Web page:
Safety and Feasibility Evaluation of Tourniquets for Total Knee Replacement
Chief Investigator: Peter Wall
Sponsor: University of Warwick
Funder: National Institute for Health Research
Registration Number: ISRCTN20873088
Arthritis of the knee is a common problem (approximately 1 in 2 people may develop knee arthritis with symptoms before the age of 85). Knee arthritis causes pain and restricts function. Total knee replacement (TKR) is a surgical procedure performed for the relief of pain from arthritis with 91,703 TKRs being performed within England, Wales and Northern Ireland in 2013.
Most surgeons would apply a tourniquet around the thigh before starting the operation. A tourniquet is a device wrapped around your thigh and when inflated squeezes the thigh, to reduce the blood flow, helping to create a bloodless operative field. There is some limited evidence that a bloodless field during surgery helps to improve the fixation of the knee replacement implant to the bone which could help the implant to last longer.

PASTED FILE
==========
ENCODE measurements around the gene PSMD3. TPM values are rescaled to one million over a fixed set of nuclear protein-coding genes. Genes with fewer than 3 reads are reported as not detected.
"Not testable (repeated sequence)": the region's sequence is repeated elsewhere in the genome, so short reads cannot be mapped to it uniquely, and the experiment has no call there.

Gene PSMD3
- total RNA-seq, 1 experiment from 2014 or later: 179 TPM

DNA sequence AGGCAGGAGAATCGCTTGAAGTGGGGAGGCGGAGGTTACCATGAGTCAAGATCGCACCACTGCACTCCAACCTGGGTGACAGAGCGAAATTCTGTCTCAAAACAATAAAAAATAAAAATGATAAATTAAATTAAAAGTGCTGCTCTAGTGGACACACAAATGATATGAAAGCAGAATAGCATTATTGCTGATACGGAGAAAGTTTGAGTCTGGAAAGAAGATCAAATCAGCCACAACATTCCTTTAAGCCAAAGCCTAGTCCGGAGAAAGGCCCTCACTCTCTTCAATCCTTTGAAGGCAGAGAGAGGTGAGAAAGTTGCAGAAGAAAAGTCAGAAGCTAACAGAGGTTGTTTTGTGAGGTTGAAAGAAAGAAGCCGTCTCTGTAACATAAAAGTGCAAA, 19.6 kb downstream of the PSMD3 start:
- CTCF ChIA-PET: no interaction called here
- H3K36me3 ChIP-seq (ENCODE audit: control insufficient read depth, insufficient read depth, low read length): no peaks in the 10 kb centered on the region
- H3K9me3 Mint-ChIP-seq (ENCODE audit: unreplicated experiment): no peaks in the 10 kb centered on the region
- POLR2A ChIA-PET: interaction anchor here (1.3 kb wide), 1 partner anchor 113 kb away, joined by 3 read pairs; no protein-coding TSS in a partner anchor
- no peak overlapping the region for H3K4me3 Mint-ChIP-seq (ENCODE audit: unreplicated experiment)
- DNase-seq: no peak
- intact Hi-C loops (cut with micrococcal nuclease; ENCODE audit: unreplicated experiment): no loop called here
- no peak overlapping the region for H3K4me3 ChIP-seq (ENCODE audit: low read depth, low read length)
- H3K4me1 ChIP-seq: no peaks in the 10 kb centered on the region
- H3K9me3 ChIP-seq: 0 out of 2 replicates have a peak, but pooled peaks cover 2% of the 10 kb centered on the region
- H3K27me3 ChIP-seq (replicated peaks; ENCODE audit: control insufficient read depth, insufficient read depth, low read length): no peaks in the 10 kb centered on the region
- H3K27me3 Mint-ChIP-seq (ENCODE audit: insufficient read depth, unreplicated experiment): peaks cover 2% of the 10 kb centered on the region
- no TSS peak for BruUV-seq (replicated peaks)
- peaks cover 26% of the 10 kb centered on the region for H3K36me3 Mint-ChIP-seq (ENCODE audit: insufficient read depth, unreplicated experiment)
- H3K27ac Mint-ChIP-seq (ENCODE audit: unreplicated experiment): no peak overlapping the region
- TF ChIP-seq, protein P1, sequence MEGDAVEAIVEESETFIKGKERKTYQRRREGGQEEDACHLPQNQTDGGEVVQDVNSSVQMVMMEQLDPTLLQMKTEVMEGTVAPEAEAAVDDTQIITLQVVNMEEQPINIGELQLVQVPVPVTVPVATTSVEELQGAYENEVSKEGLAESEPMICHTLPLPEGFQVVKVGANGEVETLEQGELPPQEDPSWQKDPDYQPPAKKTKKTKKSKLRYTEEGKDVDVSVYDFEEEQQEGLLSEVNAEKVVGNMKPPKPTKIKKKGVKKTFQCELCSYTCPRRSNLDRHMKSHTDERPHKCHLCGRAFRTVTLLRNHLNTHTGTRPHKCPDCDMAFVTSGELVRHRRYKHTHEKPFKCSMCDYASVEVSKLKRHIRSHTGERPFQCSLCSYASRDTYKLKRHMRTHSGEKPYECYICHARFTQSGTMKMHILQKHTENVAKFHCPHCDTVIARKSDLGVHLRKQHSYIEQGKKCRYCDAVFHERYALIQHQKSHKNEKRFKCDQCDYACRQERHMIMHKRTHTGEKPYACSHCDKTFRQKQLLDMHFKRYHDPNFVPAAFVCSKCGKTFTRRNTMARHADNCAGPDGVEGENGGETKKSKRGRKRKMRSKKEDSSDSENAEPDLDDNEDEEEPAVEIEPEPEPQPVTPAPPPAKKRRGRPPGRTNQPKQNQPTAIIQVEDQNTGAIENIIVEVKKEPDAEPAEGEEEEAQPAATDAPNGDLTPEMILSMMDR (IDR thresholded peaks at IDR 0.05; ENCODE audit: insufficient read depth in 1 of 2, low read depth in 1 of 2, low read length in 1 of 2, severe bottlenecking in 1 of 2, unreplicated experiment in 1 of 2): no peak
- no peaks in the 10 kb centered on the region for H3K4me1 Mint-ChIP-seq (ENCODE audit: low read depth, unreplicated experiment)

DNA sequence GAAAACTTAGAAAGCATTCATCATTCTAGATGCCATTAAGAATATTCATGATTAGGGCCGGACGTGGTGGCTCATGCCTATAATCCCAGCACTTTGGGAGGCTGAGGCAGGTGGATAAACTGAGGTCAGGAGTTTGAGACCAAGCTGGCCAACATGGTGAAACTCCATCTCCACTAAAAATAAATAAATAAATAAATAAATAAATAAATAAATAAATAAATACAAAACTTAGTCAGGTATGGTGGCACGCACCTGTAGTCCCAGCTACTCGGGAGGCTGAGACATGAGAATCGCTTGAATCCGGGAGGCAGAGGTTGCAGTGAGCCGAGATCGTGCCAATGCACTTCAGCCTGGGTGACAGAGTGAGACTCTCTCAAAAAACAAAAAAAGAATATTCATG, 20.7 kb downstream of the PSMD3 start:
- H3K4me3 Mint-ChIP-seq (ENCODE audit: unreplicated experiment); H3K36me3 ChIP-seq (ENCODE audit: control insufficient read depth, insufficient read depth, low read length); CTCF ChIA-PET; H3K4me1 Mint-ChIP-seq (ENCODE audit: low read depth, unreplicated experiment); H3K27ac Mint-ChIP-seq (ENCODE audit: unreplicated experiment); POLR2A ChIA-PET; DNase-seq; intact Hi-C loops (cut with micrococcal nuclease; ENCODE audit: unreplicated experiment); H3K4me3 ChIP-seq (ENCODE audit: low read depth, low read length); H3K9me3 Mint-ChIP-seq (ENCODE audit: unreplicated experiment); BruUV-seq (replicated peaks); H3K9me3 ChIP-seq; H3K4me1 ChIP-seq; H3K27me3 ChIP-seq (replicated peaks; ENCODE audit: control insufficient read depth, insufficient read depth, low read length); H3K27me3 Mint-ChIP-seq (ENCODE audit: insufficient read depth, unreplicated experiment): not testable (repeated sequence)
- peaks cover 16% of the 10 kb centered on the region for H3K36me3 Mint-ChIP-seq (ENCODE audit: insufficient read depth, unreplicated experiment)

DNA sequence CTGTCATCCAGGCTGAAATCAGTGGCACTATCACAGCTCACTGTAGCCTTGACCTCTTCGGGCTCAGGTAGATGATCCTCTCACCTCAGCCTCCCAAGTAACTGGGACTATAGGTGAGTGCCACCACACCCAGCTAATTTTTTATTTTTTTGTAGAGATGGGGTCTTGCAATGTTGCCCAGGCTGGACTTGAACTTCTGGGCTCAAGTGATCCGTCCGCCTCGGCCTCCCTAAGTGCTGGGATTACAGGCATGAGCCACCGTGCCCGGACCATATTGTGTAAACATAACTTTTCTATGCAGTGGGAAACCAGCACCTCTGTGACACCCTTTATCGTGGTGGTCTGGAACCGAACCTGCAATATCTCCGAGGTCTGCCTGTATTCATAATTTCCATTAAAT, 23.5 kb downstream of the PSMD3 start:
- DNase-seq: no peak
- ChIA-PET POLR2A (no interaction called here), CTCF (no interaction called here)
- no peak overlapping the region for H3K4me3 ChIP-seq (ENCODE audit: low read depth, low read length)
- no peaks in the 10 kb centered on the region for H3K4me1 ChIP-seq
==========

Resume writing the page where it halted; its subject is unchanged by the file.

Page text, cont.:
However, there is some evidence that suggests using a tourniquet during knee replacement surgery may have some risks. Potentially, these include an increased risk of developing a blood clot (so called Deep Vein Thrombosis and Pulmonary Embolism) after surgery. There is also a theoretical risk that when the tourniquet is deflated at the end of the operation that small blood clots that have accumulated in the leg could travel to the brain and cause damage. In addition using a tourniquet during surgery may lead to increased swelling and pain after the operation.
The aim of this study is to determine if a full randomised controlled trial comparing clinical outcomes using a thigh tourniquet compared to patients who have had surgery without a thigh tourniquet would be feasible.
To assess the effect a thigh tourniquet has on the quantity of post cerebral emboli compared to those patients undergoing surgery without a tourniquet.
SAFE-TKR Trial Team
Tel: 02476 968 626